A few weeks ago, I had the pleasure of seeing Lisa Dietlin speak on The Power of Three. She started with the story that gave way to her principle of the power of three. Long story short, she had a boss toss a list of 500 names on her desk, and told her she had to call everyone on the list. Overwhelmed at first, she realized if she just called three people a day, that's 15 people each week and around 780 people each year - allowing her to far surpass her goal of 500.
The thought of reaching out to three people is much more manageable than 500, and breaking down our work load, and even our personal goals, into segments of three makes the task of getting started much, much easier. If you combine The Art of Getting Things Done with The Power of Three, you define your project and focus on the three most important next steps to work towards finishing the project. This keeps you moving forward and working to achieve your goals, because it seems much more manageable to get three tasks done than to think about finishing the whole project. Working on a marketing plan? The next three steps may be to 1) define your target customers' demographic profile, 2) define their psychographic profile and 3) define their needs. That is much more manageable than saying 'finish marketing plan' and may make the task of getting started much less overwhelming.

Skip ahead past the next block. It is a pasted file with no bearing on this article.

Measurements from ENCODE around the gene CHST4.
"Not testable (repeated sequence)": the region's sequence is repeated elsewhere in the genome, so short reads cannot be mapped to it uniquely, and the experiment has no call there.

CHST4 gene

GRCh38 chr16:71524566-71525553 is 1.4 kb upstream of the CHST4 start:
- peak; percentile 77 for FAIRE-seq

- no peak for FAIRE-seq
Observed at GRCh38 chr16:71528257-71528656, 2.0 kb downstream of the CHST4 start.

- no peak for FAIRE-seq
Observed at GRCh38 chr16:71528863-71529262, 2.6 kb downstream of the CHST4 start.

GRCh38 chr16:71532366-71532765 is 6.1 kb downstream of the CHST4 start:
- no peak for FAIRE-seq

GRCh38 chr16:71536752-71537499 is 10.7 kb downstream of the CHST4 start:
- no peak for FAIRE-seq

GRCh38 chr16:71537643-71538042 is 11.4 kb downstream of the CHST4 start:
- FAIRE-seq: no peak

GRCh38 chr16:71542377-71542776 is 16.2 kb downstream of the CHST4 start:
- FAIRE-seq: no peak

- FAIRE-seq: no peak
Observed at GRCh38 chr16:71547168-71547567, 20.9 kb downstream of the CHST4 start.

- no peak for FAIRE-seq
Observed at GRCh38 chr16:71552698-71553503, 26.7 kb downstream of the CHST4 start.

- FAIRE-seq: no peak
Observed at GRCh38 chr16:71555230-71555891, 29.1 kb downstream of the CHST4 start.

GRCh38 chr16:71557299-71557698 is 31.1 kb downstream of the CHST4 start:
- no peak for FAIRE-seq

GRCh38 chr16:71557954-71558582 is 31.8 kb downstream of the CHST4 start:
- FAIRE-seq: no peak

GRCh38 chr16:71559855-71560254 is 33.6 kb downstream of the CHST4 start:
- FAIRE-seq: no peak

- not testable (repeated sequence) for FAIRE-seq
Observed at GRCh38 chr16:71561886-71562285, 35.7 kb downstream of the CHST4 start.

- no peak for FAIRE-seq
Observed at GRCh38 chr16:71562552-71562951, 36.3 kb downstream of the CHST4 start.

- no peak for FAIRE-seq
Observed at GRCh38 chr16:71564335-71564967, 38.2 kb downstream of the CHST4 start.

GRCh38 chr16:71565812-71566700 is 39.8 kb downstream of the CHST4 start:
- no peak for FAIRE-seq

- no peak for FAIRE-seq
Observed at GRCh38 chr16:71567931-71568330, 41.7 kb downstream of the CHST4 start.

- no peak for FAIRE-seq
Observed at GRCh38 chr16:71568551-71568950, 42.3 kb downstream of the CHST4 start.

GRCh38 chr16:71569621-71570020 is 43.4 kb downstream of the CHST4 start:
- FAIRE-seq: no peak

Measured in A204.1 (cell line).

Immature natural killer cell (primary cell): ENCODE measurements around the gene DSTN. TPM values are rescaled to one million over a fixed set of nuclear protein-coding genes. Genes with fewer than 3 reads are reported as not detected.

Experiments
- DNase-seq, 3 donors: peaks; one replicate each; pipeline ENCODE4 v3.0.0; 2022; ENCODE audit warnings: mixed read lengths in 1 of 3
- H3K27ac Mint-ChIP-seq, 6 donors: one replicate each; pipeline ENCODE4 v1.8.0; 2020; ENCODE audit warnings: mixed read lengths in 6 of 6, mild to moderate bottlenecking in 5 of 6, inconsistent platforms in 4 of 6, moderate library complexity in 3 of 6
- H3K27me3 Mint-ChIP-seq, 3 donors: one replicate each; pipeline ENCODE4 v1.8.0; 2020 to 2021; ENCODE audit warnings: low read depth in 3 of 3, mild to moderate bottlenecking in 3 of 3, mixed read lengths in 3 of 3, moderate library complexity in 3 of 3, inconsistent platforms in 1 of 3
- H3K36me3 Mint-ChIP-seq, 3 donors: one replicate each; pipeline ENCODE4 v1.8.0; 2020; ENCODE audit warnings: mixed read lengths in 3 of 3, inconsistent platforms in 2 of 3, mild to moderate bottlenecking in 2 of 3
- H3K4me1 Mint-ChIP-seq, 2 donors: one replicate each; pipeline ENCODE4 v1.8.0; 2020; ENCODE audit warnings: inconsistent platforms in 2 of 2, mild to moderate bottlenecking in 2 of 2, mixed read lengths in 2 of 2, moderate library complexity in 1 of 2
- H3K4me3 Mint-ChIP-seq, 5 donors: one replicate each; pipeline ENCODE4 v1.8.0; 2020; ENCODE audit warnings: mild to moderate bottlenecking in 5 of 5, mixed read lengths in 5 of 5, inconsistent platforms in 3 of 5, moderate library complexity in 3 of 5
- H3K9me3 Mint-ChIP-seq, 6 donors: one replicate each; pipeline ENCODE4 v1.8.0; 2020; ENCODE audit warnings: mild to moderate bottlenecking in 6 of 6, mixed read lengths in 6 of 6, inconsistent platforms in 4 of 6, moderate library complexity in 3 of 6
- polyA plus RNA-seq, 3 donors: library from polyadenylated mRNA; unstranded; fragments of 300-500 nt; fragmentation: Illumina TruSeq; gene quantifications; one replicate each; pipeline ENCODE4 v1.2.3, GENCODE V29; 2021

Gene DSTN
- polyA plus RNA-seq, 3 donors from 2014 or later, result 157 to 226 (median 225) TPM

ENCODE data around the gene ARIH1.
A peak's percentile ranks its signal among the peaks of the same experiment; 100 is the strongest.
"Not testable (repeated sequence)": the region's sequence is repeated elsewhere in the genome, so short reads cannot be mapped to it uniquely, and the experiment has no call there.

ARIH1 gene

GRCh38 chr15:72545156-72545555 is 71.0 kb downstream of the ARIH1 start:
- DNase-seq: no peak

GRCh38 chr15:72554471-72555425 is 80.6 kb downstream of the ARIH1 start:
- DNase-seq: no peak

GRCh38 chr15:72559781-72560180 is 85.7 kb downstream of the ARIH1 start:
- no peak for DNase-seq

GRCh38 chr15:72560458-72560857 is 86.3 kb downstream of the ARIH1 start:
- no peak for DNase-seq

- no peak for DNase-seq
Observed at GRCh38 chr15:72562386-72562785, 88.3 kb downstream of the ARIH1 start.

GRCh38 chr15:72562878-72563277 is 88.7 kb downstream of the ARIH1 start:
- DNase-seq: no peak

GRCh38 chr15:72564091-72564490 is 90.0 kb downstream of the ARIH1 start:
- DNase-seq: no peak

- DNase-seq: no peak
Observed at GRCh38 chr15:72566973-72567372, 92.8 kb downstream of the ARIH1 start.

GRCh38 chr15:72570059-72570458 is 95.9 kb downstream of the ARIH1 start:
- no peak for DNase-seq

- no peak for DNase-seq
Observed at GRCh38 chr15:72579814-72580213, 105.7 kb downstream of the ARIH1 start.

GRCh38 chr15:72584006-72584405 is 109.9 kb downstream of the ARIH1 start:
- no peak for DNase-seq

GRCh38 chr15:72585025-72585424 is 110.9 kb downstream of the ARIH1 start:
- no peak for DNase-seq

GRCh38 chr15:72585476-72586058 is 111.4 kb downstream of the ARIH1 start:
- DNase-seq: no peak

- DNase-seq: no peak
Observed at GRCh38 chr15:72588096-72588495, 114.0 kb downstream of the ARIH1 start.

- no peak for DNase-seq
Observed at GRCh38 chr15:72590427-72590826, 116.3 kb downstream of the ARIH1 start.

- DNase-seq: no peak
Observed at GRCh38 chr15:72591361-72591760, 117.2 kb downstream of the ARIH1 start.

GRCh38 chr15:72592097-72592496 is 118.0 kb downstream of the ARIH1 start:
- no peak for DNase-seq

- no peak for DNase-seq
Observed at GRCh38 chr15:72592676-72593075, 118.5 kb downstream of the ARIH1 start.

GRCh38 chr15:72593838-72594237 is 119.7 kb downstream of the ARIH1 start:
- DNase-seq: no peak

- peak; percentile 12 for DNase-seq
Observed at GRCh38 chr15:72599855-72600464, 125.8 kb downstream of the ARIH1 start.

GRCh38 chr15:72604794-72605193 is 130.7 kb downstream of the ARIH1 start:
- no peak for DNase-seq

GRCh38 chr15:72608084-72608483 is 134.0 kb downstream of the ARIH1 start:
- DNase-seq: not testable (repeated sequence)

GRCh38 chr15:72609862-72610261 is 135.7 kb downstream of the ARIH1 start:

As an entrepreneur, it's laughable to think about only achieving three things each day. That being said, I liked something about the closing task of naming three things I would like to accomplish by December 25th. So, I've tried to break down my day into segments, and within those segments pick the three most important things to accomplish each day. I've got a sales outreach section, sales followup for the day and so on. I just started last week so I can't say that I'm sold yet, but it's definitely helping me focus on the most important tasks to accomplish each day, and breaking them down in a way that I know I can accomplish.
While the verdict is still out, I like breaking my projects out into three tasks I can achieve each day.